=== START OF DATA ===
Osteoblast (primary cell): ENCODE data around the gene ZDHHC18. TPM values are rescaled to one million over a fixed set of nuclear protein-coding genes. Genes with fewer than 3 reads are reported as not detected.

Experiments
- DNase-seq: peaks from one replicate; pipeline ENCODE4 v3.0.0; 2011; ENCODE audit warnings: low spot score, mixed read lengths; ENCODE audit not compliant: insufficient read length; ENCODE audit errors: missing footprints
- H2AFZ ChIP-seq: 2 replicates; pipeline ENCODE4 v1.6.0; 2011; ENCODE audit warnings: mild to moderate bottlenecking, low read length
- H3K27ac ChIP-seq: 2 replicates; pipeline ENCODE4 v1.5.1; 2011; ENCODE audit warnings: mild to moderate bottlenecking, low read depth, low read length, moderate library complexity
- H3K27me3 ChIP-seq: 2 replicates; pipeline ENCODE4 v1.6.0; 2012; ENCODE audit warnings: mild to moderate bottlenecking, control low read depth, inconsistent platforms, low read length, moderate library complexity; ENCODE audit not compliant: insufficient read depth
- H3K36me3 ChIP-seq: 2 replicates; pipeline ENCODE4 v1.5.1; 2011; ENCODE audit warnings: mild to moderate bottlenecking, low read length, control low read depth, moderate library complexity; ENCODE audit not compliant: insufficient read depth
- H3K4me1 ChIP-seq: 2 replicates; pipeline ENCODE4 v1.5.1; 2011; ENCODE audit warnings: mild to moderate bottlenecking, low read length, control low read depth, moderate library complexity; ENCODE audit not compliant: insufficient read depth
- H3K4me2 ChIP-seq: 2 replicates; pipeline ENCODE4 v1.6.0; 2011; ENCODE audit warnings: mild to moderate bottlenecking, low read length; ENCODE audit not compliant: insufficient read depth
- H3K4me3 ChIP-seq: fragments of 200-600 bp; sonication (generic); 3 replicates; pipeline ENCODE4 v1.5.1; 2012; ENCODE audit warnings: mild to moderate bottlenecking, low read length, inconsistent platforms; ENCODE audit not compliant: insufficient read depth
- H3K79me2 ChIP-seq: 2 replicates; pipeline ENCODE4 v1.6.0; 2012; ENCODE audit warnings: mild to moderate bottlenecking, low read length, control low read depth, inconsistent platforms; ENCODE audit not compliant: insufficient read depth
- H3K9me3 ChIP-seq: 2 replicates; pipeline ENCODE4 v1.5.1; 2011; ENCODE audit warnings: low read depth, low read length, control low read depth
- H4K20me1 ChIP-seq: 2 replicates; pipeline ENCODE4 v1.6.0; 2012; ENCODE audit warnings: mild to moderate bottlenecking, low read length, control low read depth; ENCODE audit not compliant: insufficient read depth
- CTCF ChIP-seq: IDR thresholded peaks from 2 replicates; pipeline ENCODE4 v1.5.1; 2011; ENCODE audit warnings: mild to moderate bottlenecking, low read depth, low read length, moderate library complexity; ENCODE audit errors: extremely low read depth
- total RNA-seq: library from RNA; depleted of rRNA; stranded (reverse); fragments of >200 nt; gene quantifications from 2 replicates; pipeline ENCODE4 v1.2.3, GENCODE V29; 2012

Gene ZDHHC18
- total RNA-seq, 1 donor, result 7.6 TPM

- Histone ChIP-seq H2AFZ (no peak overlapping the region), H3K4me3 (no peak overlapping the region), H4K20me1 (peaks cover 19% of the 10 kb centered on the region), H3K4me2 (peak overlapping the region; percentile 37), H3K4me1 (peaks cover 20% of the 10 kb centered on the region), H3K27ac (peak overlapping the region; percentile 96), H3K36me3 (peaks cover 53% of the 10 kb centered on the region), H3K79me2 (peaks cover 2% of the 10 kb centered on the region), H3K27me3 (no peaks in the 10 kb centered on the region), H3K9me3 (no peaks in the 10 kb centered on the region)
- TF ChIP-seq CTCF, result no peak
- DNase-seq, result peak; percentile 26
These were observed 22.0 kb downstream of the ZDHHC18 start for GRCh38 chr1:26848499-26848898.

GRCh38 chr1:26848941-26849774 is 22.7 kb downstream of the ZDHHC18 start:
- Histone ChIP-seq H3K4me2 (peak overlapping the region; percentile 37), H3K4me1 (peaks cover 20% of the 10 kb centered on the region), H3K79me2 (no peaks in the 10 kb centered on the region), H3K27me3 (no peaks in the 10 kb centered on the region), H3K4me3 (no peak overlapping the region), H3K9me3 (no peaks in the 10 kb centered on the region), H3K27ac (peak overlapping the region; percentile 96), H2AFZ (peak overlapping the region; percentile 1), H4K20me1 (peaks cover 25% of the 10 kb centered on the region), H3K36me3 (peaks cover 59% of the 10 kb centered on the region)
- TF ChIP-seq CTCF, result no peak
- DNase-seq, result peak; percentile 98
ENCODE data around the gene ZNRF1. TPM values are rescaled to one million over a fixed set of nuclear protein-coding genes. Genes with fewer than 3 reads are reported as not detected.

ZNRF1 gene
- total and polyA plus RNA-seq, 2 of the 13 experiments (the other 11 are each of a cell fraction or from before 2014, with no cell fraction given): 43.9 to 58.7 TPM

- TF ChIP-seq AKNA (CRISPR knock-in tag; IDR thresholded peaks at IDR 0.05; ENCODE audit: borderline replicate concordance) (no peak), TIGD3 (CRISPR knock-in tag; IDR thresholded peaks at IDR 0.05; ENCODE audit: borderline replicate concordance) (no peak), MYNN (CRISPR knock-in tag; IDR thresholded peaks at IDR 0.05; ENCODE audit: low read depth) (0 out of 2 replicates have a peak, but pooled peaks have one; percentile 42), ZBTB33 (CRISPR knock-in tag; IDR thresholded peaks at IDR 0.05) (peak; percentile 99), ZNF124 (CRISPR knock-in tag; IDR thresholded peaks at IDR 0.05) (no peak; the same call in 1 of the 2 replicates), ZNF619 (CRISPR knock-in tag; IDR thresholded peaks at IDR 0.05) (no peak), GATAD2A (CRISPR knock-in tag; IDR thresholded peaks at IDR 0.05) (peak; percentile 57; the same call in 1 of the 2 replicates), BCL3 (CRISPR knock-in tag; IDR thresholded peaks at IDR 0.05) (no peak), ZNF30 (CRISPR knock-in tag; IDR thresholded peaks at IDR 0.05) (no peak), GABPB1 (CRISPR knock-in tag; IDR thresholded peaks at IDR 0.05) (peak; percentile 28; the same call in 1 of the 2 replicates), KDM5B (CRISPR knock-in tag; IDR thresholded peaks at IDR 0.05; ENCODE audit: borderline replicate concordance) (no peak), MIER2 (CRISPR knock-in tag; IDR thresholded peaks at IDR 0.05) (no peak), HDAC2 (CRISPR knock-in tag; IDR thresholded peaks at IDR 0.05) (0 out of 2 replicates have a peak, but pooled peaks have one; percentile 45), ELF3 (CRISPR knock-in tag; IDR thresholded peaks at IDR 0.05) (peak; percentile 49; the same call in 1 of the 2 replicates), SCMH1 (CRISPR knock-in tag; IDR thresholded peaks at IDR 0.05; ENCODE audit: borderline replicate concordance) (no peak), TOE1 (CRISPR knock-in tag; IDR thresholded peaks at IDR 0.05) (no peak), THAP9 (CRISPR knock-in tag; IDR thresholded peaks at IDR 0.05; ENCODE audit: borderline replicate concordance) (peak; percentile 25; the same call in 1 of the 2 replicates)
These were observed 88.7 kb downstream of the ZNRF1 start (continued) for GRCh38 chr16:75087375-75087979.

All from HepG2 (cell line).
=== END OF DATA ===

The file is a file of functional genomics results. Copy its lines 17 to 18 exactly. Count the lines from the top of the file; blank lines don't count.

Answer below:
- total RNA-seq, 1 donor, result 7.6 TPM

- Histone ChIP-seq H2AFZ (no peak overlapping the region), H3K4me3 (no peak overlapping the region), H4K20me1 (peaks cover 19% of the 10 kb centered on the region), H3K4me2 (peak overlapping the region; percentile 37), H3K4me1 (peaks cover 20% of the 10 kb centered on the region), H3K27ac (peak overlapping the region; percentile 96), H3K36me3 (peaks cover 53% of the 10 kb centered on the region), H3K79me2 (peaks cover 2% of the 10 kb centered on the region), H3K27me3 (no peaks in the 10 kb centered on the region), H3K9me3 (no peaks in the 10 kb centered on the region)